Schools everywhere are striving for better results, but what are their success criteria? After years of working with schools of many scales, we are usually confronted by these issues:
Students are failing the competency framework.
Students in one class are having achievement gap.
Students are not prepared for the work of future.
Even those they are academically bright; their mindsets and characters are in questions.
We come up with this framework to help schools self-assess their problems,
First, each school must have a clear vision as the foundation for model design, system design, curriculum pathway, and its educational culture. Where is your focal point? Preparing students for university entrance exam? Teaching them real-world knowledge? Cultivating their characters or building life-long fire for learning?
Second, how to build the student competency framework that suits the mentioned visions? One common blindsight is that those who build the framework usually base their design on their knowledge of the subject they teach. They do not count in factors like their students’ brain development, psychological progress, and other foundation frameworks (besides the specific competency of a subject). Consequently, this framework is often rigid and biased.
Third, building a product system and educational activities. One common pitfall is people see coursebooks as the program. Coursebooks, along with supplementary materials, learning sources, extracurricular activities, are all parts of the program. This misconception makes school leaders spend a great deal of time choosing coursebooks, but being negligent to other important parts of the school instructional design.
Fourth, establishing a teacher competency framework in alignment with the school’s overall vision. A teacher that performs well in a university-prep oriented school might suffer when being relocated to a school focusing on students’ character development. Hence, it is critical for leaders to acknowledge that and forming a clear guideline for teachers to lay their focus on. This guideline illustrates components of a high performing teacher that align with that school's vision.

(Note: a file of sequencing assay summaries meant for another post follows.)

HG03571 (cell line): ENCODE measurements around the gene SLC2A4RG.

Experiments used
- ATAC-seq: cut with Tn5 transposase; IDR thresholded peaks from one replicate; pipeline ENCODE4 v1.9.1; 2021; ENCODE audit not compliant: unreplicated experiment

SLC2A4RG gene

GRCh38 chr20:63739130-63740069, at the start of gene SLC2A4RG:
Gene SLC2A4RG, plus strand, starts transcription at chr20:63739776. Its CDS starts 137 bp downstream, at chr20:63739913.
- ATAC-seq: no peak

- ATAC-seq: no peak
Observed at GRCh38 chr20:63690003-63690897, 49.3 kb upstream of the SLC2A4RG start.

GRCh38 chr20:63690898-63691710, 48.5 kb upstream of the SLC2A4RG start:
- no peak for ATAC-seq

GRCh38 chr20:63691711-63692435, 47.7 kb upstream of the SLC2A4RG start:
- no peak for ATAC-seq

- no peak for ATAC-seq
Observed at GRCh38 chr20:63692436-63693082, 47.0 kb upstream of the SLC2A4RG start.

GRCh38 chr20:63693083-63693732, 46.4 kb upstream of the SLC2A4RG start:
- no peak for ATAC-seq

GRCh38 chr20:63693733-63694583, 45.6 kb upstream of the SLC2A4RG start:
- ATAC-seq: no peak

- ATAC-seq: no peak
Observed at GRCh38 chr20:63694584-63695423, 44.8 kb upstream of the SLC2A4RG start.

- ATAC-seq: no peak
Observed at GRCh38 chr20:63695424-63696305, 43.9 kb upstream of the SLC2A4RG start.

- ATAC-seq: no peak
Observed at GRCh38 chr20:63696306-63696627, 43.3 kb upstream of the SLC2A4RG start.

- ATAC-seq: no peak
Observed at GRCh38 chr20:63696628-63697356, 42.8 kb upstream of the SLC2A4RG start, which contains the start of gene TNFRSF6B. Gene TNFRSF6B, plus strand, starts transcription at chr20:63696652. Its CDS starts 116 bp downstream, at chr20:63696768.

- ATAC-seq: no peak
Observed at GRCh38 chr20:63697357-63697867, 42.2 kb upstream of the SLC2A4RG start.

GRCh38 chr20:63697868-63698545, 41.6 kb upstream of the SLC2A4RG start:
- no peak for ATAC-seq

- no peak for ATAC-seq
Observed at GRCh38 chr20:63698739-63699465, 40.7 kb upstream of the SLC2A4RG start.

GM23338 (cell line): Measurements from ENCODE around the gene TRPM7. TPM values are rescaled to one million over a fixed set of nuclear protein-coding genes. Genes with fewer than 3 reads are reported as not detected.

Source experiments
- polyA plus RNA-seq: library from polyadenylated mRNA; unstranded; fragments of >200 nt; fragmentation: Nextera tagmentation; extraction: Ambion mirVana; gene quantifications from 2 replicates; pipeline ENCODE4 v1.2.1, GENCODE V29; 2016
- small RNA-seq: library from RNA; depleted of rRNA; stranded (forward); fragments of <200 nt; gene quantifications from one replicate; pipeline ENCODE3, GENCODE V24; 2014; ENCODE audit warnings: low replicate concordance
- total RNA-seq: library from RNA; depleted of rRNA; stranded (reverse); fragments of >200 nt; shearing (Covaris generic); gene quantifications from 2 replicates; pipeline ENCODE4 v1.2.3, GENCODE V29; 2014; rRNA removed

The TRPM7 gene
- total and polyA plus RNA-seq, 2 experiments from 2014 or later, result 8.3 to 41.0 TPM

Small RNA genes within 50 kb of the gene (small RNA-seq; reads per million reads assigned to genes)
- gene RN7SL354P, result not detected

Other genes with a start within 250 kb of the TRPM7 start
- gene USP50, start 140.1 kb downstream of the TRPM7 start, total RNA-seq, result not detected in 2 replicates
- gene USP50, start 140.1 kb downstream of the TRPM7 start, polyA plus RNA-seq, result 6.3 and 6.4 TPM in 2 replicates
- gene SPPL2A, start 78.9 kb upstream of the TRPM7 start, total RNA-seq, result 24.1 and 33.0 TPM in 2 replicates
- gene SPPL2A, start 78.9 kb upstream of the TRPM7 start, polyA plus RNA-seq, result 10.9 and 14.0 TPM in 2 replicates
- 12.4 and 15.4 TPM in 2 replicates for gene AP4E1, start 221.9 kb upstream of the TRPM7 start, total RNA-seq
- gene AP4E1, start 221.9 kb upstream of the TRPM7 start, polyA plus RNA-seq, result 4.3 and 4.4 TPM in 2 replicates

For example, in a university-prep oriented school, one key component might be the ability to help students memorize the course content; while this exact component would not make it to the priority list of a character-focused school.
Fifth, only after the teacher framework is formulated should leaders build the teacher professional development system with measurement scheme. It helps school spend less of their precious resources on countless teacher workshops that promise to bring out the most novel teaching techniques that are hardly align, sometimes contradictory, to school’s values.
Sixth, management framework. It guides how educational leaders should understand about this particular context, how to develop and expand management’s capacity, which directs them to what is core to education leaders. This framework is crucial in maintaining a school because when any underperformed teacher is left behind, those he teaches are also left behind.
Seventh, Quality Control & Quality Assurance is a must for every school. It includes interconnected data points that capture the teaching-learning experience and results. Without this support systems, leaders could not be sure on whether their students are receiving all the great visions that their school promised.
Finally, after all of those built frameworks and systems, now we talk about student assessment. Students should be the last factors to be assessed. If schools failed in building any of those mentioned components and progressing to student assessment, it would leave students stressed and demotivated while achieving nothing of good to students. We will discuss how to assess students in another article.